Meet Your Mackerel
May 14, 2012
The Atlantic mackerel have started swimming through local waters on their way to their cool summering grounds farther north. These are Scomber scombrus, the ones with the bold black markings on their backs. Their arrival coincides with the arrival of city visitors heading to their summering grounds on the Cape, and the opening of Mac’s Shack tonight.
One of my hopes for this season is to introduce these two different species of travelers to one another.
In years past, nearly all of our local mackerel catch went to Europe, where the Italians, Spaniards, and Portuguese have always appreciated its firm, meaty richness. It’s a shame to miss out on something this good, especially when we have access to it at its peak freshness. Alex and I are determined to keep some of it here from now on.
I’ve been working up a mackerel special for the Shack: a vinha d’alhos, that I think balances its richness perfectly. Fish done this way is a Provincetown tradition, translated from a pork recipe brought over by the Portuguese islanders who joined Cape Cod fishing crews here in force over a hundred years ago. The fish is skillet-crisped, then submerged in a wine vinegar marinade, just like for an escabeche. But alho means garlic, and ours packs a good punch of it.
I’m also excited about the way white beans, escarole, and pancetta taste alongside seared sea scallops. And I think you’ll like grilled calamari with a citrus vinaigrette and good, crunchy sea salt––they’re the best simple compliments for the sweetness of our local squid.
A chef’s life sure does include a lot of unadvertised hoisting, hammering and polishing around here. I’m just breaking in my new range, Ichi is still learning the geography of his expanded sushi bar, and the paint on the walls is barely dry, but we’re ready for our opening tonight and looking forward to seeing everyone again.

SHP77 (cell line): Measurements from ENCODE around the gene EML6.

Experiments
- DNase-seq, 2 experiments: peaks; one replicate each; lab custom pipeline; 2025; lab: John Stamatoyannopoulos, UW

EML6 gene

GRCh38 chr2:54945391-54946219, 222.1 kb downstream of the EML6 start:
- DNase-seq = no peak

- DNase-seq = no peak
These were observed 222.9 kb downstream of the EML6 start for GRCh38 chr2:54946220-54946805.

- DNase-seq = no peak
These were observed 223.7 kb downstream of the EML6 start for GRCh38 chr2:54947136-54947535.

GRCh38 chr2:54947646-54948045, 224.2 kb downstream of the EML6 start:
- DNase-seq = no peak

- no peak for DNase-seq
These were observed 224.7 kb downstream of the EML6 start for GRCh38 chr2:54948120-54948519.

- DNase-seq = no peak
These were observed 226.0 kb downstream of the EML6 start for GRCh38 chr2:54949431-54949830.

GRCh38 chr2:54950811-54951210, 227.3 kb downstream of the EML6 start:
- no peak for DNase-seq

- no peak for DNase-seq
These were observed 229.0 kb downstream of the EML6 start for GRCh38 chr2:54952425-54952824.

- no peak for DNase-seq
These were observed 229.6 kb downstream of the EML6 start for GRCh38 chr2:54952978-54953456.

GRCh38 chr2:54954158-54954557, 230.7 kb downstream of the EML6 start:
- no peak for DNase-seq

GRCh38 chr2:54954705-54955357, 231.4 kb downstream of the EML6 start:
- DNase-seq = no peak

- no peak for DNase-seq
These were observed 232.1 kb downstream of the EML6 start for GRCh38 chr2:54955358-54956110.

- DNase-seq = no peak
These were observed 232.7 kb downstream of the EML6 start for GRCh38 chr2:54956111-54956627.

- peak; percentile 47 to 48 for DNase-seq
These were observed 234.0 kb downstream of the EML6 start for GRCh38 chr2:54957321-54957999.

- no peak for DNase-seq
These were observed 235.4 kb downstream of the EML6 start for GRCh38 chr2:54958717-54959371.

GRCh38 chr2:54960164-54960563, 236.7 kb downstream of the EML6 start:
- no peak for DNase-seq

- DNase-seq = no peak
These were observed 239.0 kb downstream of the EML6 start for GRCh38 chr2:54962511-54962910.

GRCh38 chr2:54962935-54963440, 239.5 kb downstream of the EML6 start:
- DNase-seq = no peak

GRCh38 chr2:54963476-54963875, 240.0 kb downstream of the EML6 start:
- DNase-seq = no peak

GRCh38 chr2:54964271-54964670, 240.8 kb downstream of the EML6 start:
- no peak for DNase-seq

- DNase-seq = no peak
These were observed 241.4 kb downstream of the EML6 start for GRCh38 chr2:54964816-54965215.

We start serving dinner at 5pm. Come on in and meet your mackerel.
Mackerel Vinha d’Alhos
Serves 4 as an appetizer
4 good size mackerels (8 to 10 ounces each… or buy 8 smaller 6-to-8-ounce mackerels)
1/2 cup flour for dredging the fish
1 teaspoon paprika, also for the dredging
olive oil for frying
5 cups good wine vinegar (I use a mixture including mostly champagne vinegar)
1/2 cup sugar
1 tablespoon salt
a heaping 1/4 cup of sliced garlic
1 tablespoon red chili pepper flakes
1/2 sweet onion, sliced into thin half-moons
1/2 sweet red pepper, thinly sliced
1 scotch bonnet pepper (or less) minced if you like things on the hot side
spring lettuce greens or arugula plus a few scallions and chives for the garnish
Gut and rinse the fish but leave their heads on; pat them dry. Combine the flour and paprika in a shallow bowl and dredge the fish in the mixture. Quickly flash fry the mackerel––that is, fry it hot, so that it browns quickly without cooking all the way through. Remove the mackerel and set it aside in a glass or pottery dish deep enough to allow for marinating the fish.
In a saucepan, heat the marinade ingredients: the vinegars (any good vinegar will work, but I combine about one cup each of red, rice, white, and champagne vinegars, then add another cup of champagne vinegar; I like its delicate flavor), the sugar, salt, garlic, and red pepper flakes, bringing the mixture to the boil and stirring to dissolve the sugar well. Turn off the fire, drop in the sliced onion and peppers, and pour the marinade over the fish.
Refrigerate for 3 hours to allow the fish to cure and the flavors to meld. Leave it overnight if you prefer. It can go longer, but the flavors are brightest within a day or so. Plate on salad greens, spoon on plenty of the marinade, and garnish with sliced scallions and chives.
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Meet Your Mackerel